Fraser makes a point of emphasizing that Benson was one of the earliest Language writers to “put her on alert.” She means this in a good way: he did not strike her as entirely conforming to any close-knit or self-segregated group. Benson is, in fact, a key figure in the landscape of Fraser’s Each Next: Narratives, her 1980 publication from the Figures Press. Fraser addresses a series of journal entries and imaginary letters in response to Benson’s early transcribed improvisations “Narcissus” (1979) and “Echo” (1979). The myth of Narcissus is traditionally about self-reflection, so it is an allegory for identity or sameness. This is not the case for Fraser, however, who contends that Benson’s revision of the myth relies on the establishment of difference, or what she calls “deflection.” Gertrude Stein’s notion of repetition with difference hovers in the background here, but so too does H.D.’s idea that mythology can be appropriated and reimagined in the present. Fraser personifies Narcissus as Benson himself, the poet who “gazes with longing, trying to find himself” in the pool of language. She poses her voice as feminized Echo:
Is language, in fact, the pool? Looking into your words as if they represented a surface of water (Narcissus gazes with longing, trying to find himself), do I then find me, a word I know? Yes. No. Some deflection, in-flexing of where we might overlap. Sitting on your lap, a word comes back to me, as an echo. So I divest myself of the disembodied me … Echo is She, who watches Narcissus look for himself and returns to himself, slightly altered, by her very attentiveness.
Where am I?
Fraser’s feminist intervention here is twofold. First she raises the question about language in a way that appears to align Echo and Narcissus with the gendered critique that, according to Fraser, operates in some Language poetry. She puts it most clearly when she writes, “Echo is She.” But Fraser also holds fast to the idea that narrative aspects of myth can create connections between individuals (“where we might overlap”). The work is neither strictly about language; nor does it reject language as a site of inquiry. Rather, it slides back and forth between these positions (“Yes. No.”).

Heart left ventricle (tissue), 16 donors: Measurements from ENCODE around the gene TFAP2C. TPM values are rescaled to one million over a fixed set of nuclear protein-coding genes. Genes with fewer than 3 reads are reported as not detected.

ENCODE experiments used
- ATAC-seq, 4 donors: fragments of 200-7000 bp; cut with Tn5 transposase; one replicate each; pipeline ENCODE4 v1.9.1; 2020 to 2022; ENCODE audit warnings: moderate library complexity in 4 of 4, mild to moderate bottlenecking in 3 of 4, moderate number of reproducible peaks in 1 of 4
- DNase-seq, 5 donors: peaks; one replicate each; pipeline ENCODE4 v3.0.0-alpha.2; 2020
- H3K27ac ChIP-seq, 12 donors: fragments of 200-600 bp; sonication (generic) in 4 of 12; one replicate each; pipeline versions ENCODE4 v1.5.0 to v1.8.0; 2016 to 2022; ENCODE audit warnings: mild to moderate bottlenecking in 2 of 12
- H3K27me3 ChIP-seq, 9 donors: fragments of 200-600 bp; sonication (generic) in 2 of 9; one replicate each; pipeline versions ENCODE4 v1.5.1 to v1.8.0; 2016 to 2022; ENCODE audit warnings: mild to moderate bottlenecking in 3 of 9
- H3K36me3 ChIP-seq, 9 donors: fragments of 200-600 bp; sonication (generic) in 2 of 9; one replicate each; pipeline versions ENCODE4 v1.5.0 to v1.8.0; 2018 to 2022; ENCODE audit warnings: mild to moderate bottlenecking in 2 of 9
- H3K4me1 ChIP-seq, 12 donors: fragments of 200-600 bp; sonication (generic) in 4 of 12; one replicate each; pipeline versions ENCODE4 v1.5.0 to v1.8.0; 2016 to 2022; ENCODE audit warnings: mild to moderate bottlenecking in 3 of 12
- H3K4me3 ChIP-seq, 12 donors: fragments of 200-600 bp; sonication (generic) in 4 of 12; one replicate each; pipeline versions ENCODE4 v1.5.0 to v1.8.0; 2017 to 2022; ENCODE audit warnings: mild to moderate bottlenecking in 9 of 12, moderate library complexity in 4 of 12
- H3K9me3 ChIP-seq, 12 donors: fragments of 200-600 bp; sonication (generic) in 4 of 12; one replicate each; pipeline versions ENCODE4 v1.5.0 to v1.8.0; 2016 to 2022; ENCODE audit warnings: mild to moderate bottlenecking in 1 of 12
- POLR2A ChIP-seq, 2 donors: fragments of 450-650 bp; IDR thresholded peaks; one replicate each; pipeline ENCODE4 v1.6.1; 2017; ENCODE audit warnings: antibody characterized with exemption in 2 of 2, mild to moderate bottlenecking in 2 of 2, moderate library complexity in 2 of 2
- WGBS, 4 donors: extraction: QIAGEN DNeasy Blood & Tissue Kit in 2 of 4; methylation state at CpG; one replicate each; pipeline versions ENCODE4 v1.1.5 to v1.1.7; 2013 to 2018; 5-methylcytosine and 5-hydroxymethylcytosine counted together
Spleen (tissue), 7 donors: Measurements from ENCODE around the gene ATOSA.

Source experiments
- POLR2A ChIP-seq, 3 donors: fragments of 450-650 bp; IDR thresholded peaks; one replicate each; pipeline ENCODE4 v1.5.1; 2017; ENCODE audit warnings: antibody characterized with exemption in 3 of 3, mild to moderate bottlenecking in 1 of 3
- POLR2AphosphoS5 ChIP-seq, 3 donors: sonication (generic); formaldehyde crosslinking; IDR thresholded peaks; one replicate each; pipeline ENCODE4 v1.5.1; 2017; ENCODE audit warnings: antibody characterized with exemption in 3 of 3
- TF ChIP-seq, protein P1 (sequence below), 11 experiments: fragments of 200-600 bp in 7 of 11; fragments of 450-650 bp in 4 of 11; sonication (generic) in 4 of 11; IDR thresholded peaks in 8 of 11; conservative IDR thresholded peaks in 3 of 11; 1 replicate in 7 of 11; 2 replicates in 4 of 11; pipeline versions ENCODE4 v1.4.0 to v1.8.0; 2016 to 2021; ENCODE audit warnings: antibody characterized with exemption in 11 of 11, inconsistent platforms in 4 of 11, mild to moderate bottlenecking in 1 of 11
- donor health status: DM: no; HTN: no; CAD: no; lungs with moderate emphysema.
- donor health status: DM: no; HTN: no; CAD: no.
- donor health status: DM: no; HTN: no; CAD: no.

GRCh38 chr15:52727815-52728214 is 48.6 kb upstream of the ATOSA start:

Notice that Fraser’s response to Benson’s original commentary on his own text effectively constitutes a third level of deflection. This incremental back-and-forth, like the sound wave of an echo, can apparently keep going. Fraser’s letter dated September 10 opens by declaring, “While you were gone, I divided into two even more distinct territories” (Each Next 54). Again in the voice of Echo, Fraser writes of her “belief in mutablity.” She adds, “It was, of course, a question of language,” but then she moves back into a narrative mode:
In what appeared to be home, I was also alone. I missed our talks, which always pull me somewhere new, but in your friendly red wagon with its creaky wheels. So I began to write about my grandfather, who was out-of-order, displaced from his known function and terrain. These stories were written within a solid and digested tradition of linked sentences. Achieving their life gave me a kind of satisfaction I’d not known. (54)
Is “home” in fact language, as in Heidegger’s idea that language is the “house of being”? Rather than move into conceptual or philosophical territory, Fraser refers to a sentimental story about her grandfather that appears earlier in the book. Not only is it autobiographical and narrative, as she says, but it also relies on “linked sentences” that fly in the face of the paratactic and “torqued” structures that Silliman promoted under the banner of the New Sentence. Fraser finds power in the ability of a story to reflect on its own construction. And on this point Benson may have held greater appeal for Fraser because he did not reject narrative entirely, as we’ll see below.